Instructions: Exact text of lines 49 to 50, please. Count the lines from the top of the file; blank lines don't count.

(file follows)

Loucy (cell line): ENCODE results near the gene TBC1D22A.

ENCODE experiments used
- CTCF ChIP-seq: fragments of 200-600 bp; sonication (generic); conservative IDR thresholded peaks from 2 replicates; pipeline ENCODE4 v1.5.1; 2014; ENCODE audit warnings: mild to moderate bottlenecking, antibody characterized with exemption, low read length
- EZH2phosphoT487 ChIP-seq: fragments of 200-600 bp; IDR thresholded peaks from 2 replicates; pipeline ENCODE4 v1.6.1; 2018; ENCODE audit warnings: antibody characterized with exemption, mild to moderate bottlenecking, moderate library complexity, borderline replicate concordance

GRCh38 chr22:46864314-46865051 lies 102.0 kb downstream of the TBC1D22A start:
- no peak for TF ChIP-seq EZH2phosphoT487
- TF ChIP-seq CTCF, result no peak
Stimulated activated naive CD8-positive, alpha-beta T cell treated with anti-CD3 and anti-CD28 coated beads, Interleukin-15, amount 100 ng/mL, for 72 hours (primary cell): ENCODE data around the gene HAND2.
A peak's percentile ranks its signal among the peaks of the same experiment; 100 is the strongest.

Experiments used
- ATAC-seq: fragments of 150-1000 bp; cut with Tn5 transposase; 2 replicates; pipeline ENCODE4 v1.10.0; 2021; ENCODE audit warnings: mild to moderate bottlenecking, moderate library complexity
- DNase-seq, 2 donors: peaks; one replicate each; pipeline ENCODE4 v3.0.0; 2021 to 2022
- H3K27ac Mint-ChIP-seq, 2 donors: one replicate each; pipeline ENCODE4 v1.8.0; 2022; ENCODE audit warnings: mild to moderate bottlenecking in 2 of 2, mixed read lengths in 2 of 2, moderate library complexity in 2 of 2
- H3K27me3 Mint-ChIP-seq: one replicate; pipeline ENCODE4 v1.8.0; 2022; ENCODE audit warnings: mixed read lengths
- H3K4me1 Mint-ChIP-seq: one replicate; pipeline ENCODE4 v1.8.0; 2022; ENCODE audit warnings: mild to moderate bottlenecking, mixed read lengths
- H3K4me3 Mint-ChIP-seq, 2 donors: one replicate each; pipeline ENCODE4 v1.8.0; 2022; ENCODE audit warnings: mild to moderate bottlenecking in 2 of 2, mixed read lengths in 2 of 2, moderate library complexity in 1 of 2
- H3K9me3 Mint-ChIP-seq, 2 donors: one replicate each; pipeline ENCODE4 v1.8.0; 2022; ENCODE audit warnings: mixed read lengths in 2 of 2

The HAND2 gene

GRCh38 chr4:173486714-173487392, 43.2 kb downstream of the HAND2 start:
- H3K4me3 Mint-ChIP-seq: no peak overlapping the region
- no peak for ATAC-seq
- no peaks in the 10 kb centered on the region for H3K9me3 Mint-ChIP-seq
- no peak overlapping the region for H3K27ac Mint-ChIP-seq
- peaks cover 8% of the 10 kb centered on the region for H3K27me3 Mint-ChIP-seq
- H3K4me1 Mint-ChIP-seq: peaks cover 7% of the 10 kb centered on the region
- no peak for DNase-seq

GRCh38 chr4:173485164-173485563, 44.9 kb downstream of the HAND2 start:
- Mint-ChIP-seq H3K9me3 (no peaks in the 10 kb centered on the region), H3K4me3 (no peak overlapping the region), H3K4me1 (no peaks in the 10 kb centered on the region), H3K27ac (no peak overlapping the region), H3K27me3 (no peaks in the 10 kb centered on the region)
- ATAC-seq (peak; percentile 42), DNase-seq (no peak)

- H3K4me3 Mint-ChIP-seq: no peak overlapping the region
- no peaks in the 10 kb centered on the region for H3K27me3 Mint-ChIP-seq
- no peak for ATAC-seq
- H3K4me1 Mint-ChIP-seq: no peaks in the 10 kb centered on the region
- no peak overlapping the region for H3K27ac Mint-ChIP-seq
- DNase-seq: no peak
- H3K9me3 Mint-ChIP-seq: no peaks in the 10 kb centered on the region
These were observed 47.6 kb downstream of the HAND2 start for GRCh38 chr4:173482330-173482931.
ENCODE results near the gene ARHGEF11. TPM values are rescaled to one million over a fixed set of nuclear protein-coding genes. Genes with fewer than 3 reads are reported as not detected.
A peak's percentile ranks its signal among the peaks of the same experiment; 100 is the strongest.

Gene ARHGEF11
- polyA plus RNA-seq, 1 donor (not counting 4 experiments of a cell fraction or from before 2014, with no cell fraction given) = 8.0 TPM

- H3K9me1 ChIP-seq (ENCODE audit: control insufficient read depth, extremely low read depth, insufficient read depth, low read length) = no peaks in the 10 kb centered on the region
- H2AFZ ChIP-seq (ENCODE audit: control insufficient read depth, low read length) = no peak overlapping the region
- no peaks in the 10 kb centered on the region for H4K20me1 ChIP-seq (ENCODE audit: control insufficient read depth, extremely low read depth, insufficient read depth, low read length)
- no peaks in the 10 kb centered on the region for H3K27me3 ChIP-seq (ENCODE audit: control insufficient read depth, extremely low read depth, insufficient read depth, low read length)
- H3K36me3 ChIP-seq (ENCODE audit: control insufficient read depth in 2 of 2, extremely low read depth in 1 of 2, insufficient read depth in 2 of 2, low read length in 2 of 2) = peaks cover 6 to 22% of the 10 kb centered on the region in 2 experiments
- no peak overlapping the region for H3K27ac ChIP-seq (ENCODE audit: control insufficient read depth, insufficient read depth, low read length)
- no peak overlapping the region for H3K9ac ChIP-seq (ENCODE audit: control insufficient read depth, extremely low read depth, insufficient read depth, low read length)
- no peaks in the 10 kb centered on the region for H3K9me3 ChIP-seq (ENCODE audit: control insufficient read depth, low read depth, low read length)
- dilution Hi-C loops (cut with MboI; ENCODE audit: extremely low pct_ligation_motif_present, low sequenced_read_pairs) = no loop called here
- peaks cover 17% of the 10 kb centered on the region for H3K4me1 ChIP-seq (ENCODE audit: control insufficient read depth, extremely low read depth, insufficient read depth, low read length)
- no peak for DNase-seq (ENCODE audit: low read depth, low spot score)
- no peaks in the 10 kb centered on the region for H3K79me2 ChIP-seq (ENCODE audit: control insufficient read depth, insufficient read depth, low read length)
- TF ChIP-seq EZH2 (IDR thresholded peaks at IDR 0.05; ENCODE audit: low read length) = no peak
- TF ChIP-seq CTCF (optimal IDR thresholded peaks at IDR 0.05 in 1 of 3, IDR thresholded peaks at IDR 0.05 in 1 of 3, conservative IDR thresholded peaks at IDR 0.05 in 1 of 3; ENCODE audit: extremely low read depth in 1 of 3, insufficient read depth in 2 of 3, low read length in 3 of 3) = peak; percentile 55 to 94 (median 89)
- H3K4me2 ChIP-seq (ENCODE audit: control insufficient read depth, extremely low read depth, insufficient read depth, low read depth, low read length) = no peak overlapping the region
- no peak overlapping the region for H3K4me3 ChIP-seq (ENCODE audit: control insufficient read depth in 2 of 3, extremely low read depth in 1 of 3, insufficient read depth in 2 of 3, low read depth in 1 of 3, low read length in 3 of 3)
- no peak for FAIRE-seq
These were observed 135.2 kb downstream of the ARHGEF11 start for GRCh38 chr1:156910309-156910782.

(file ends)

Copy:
- no peaks in the 10 kb centered on the region for H3K9me3 ChIP-seq (ENCODE audit: control insufficient read depth, low read depth, low read length)
- dilution Hi-C loops (cut with MboI; ENCODE audit: extremely low pct_ligation_motif_present, low sequenced_read_pairs) = no loop called here